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Community and Q&A

How much electricity do residential oil/propane heating systems draw?

Jonathan Teller-Elsberg | Posted in Mechanicals on

I am on the energy committee in my town. (It’s a volunteer committee that reports to the town government, promoting energy goodness to the municipality and residents.) Our committee recently was contacted by a resident in a rental home with a question about a mysterious spike in electric use.

The renter’s electric use jumped “from 726 kWh in November to a peak of 2,314 kWh in January” (an increase of 1,588 kWh). The December usage was middling between those figures. As the house relies on oil or propane (I’m not sure which) for heating, this was surprising to the renter. Her though was that something funny was happening unrelated to the heating system.

I am vastly ignorant on the intricacies of heating systems. However, I know enough to know that even a combustion boiler or furnace requires electricity to run fuel pumps, and hydronic pumps or duct blowers, etc. When I do back-of-the-envelope math, I get the following:

1,588 mysterious kWh…

744 hours in January…

Then 1,588 kWh / 744 hours = 2.13 kWh/hour

It seems plausible to me that an oil or propane heating system could draw that amount of electricity while running in cold weather, especially for a house that has “tons of windows and we’ve had trouble getting some of them to close with a tight seal.”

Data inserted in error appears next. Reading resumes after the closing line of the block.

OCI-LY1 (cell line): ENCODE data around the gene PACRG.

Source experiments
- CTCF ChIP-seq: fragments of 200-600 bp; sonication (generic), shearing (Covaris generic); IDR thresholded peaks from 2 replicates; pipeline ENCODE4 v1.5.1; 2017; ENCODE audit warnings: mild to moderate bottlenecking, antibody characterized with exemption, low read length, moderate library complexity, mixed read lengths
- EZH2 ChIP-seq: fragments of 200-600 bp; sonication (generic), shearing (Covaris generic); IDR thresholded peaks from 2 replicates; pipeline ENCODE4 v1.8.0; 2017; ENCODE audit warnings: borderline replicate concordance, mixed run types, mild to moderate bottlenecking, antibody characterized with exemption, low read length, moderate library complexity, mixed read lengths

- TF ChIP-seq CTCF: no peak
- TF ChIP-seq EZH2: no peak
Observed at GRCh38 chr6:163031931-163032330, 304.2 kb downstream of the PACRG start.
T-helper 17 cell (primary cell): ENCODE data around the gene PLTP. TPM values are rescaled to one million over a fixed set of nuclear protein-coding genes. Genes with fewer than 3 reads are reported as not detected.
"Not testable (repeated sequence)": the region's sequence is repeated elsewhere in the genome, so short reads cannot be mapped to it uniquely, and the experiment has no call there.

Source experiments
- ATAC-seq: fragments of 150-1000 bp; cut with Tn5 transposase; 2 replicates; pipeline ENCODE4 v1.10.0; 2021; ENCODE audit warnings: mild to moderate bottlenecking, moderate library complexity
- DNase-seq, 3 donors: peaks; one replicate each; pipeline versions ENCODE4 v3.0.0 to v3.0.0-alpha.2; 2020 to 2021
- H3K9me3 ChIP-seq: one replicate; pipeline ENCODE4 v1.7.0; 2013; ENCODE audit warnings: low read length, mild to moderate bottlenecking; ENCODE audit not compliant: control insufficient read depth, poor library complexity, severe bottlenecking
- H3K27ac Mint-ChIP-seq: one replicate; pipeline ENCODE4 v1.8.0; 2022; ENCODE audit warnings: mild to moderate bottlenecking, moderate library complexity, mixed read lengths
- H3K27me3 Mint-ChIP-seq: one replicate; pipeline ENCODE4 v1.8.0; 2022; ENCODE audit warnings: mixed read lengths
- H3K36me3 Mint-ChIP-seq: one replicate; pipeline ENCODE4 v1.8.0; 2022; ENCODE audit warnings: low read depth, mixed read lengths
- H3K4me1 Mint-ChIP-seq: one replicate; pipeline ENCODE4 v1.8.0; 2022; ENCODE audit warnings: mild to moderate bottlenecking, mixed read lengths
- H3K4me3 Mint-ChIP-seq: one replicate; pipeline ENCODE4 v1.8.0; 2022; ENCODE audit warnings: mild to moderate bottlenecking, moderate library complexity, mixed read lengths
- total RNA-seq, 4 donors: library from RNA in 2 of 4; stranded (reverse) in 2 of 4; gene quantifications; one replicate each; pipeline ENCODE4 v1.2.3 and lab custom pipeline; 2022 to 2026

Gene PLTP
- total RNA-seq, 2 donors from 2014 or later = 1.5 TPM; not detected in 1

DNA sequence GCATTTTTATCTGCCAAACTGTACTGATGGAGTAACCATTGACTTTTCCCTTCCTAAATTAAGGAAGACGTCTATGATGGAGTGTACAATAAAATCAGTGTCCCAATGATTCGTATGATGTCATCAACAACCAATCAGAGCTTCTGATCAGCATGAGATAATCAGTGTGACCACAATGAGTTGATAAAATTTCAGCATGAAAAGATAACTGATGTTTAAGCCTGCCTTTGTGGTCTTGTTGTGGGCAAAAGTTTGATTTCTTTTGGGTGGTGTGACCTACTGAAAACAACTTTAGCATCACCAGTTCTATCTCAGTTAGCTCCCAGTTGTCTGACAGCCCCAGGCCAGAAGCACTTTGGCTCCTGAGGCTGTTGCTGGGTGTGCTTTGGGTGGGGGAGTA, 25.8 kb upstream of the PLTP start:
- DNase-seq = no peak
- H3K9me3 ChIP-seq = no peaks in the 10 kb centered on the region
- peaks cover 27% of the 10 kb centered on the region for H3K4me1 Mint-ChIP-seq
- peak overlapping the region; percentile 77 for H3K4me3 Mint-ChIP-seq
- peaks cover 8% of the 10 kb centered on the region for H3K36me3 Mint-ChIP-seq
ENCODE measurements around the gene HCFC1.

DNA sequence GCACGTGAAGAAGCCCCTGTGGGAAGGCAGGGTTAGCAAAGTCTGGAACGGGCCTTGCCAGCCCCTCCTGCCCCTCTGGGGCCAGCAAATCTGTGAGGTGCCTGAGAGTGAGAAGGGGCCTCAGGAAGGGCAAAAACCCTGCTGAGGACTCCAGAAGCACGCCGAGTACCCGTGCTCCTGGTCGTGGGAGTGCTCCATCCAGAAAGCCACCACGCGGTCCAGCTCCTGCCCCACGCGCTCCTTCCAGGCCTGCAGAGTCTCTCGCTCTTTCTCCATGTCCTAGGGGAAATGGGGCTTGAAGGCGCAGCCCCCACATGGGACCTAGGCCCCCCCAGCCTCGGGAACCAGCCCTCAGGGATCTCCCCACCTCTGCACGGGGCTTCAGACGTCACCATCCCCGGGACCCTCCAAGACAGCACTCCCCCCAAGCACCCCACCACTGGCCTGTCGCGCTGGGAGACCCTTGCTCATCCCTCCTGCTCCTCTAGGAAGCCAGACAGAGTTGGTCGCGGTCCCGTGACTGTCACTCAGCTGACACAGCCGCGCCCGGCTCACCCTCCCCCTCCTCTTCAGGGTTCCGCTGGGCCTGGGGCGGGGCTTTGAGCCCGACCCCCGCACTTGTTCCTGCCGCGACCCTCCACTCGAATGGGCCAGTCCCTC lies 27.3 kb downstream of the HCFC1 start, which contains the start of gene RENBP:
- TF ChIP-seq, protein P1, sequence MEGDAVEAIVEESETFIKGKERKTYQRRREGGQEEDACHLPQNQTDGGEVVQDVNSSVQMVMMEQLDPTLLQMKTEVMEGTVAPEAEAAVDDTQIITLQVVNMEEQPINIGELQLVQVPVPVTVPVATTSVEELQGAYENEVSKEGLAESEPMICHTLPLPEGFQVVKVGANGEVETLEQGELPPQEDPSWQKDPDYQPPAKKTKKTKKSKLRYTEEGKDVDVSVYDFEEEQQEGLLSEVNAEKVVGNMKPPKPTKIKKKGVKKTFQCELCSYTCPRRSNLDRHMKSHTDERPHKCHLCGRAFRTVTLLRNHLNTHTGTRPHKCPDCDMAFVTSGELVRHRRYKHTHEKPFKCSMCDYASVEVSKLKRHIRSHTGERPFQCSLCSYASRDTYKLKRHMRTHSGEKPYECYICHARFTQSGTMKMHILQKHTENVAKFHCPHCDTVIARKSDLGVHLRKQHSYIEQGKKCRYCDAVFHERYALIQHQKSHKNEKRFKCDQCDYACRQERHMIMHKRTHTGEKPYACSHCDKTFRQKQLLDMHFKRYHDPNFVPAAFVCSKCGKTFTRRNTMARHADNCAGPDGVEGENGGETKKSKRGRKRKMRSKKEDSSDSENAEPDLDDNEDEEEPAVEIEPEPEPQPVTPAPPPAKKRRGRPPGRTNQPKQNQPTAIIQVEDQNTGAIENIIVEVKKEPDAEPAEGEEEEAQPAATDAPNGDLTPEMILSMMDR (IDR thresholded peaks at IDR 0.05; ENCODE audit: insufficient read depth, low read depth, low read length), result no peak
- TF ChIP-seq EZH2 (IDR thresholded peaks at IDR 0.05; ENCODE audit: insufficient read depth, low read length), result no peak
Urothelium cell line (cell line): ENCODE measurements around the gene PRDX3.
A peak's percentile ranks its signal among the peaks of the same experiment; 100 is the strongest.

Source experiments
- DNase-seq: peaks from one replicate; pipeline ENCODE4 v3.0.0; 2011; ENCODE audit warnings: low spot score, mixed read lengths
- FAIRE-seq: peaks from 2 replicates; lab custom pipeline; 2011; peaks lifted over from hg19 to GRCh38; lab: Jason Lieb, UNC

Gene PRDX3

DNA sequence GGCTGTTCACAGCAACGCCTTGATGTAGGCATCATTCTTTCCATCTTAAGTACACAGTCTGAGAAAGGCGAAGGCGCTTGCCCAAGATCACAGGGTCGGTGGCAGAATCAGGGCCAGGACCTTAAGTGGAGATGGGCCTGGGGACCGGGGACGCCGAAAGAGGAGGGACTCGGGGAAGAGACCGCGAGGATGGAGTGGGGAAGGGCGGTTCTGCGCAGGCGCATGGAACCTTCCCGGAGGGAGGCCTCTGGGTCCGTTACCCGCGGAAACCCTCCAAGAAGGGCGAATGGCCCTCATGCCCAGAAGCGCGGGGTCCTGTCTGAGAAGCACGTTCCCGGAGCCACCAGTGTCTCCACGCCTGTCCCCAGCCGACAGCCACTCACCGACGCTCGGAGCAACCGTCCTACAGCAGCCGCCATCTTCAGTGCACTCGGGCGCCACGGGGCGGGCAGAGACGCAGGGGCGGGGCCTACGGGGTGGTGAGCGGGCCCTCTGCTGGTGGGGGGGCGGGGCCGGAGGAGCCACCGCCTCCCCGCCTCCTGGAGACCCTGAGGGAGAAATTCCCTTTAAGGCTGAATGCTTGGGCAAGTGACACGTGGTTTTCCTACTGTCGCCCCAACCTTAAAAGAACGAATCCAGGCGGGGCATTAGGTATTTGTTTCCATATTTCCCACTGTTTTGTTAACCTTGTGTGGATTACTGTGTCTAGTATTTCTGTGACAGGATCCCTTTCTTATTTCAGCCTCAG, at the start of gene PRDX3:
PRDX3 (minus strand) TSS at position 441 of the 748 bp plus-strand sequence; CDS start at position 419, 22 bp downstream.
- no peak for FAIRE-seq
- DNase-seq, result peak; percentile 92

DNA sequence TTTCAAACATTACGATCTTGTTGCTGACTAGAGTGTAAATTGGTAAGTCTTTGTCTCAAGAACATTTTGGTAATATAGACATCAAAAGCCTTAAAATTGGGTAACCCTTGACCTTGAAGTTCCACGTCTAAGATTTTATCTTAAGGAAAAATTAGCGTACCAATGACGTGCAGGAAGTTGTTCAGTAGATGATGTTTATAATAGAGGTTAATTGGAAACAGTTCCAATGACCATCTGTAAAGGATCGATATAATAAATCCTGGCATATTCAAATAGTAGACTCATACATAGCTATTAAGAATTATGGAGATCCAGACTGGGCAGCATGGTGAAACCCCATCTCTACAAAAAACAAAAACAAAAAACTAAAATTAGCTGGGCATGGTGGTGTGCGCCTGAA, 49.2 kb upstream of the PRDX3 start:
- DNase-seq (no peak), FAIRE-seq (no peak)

However, Google searching has left me empty handed on how much electricity non-electric heating systems draw. So here I am at this Q&A… am I on the right track, or at least a plausible track?


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  1. GBA Editor
    Martin Holladay | | #1

    A gas furnace has several electrical components, among them the furnace fan (by far the biggest electrical load), an igniter, a draft inducer, and controls. Oil furnaces include an oil pump, an oil burner motor, perhaps a power vent unit, and a furnace fan. The AFUE gives no clues concerning the power draw required to run these electrical components, which varies from appliance to appliance.

    Most furnace fans draw between 500 and 800 watts, with an annual electricity use that averages about 500 kwh per year. Furnace fans account for 80 percent of the electricity used by furnaces, so total furnace electricity use averages about 625 kwh per year. If a homeowner operates the furnace fan continuously — either to improve air mixing or to meet the needs of an electronic air cleaner — annual electricity use is much higher.

  2. Jonathan Teller-Elsberg | | #2

    Martin, thank you. If it changes things more than a little around the edges, I've learned some more specifics: the system is baseboard hot water distribution heated with oil. You mentioned oil furnaces not having generic AFUE data on power draws. Is that equally true of boilers? (I'm under the impression that "furnace" refers specifically to hot-air units, and that "boiler" refers to either steam or hot-water units.)

  3. GBA Editor
    Martin Holladay | | #3

    An oil-fired boiler is likely to draw fewer walls than a furnace, because most circulators require less power than a furnace fan.

    I don't really know the average power draw for an oil-fired boiler would be, but you could add up the wattage required for the oil burner, the oil pump, and the circulators, and that would give you a pretty good idea.